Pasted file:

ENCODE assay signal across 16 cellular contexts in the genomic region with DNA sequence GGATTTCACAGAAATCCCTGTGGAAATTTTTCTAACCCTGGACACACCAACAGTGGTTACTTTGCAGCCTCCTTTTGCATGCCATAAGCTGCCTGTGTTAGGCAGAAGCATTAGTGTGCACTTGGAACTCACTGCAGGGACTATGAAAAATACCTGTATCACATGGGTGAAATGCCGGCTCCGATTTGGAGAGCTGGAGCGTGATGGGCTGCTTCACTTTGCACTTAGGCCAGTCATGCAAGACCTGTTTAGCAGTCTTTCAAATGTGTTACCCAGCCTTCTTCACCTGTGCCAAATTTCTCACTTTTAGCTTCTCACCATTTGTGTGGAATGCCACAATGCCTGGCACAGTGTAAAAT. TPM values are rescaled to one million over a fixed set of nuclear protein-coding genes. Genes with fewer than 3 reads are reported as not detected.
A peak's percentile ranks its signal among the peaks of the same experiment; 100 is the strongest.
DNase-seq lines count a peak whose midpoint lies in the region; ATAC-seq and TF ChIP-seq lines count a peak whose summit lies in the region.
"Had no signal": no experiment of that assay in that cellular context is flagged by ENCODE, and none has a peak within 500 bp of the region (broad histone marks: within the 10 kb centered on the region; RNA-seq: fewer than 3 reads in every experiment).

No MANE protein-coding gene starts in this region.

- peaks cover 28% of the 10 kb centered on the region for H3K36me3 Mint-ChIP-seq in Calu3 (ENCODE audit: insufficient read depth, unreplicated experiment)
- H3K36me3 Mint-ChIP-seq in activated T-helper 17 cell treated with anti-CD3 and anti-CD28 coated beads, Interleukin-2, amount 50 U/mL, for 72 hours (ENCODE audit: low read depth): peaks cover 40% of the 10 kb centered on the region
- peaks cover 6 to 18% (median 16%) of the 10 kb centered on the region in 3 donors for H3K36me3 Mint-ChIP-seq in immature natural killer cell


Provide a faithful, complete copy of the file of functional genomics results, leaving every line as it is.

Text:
ENCODE assay signal across 16 cellular contexts in the genomic region with DNA sequence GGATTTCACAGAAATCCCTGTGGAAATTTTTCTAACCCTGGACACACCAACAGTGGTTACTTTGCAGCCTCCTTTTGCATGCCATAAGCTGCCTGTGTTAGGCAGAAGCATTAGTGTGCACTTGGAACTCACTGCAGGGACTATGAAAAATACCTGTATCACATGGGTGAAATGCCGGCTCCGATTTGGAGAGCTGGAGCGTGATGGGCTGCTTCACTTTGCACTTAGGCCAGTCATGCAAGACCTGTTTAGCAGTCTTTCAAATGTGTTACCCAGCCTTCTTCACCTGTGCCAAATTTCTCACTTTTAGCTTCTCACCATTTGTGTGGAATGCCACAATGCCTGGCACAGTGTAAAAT. TPM values are rescaled to one million over a fixed set of nuclear protein-coding genes. Genes with fewer than 3 reads are reported as not detected.
A peak's percentile ranks its signal among the peaks of the same experiment; 100 is the strongest.
DNase-seq lines count a peak whose midpoint lies in the region; ATAC-seq and TF ChIP-seq lines count a peak whose summit lies in the region.
"Had no signal": no experiment of that assay in that cellular context is flagged by ENCODE, and none has a peak within 500 bp of the region (broad histone marks: within the 10 kb centered on the region; RNA-seq: fewer than 3 reads in every experiment).

No MANE protein-coding gene starts in this region.

- peaks cover 28% of the 10 kb centered on the region for H3K36me3 Mint-ChIP-seq in Calu3 (ENCODE audit: insufficient read depth, unreplicated experiment)
- H3K36me3 Mint-ChIP-seq in activated T-helper 17 cell treated with anti-CD3 and anti-CD28 coated beads, Interleukin-2, amount 50 U/mL, for 72 hours (ENCODE audit: low read depth): peaks cover 40% of the 10 kb centered on the region
- peaks cover 6 to 18% (median 16%) of the 10 kb centered on the region in 3 donors for H3K36me3 Mint-ChIP-seq in immature natural killer cell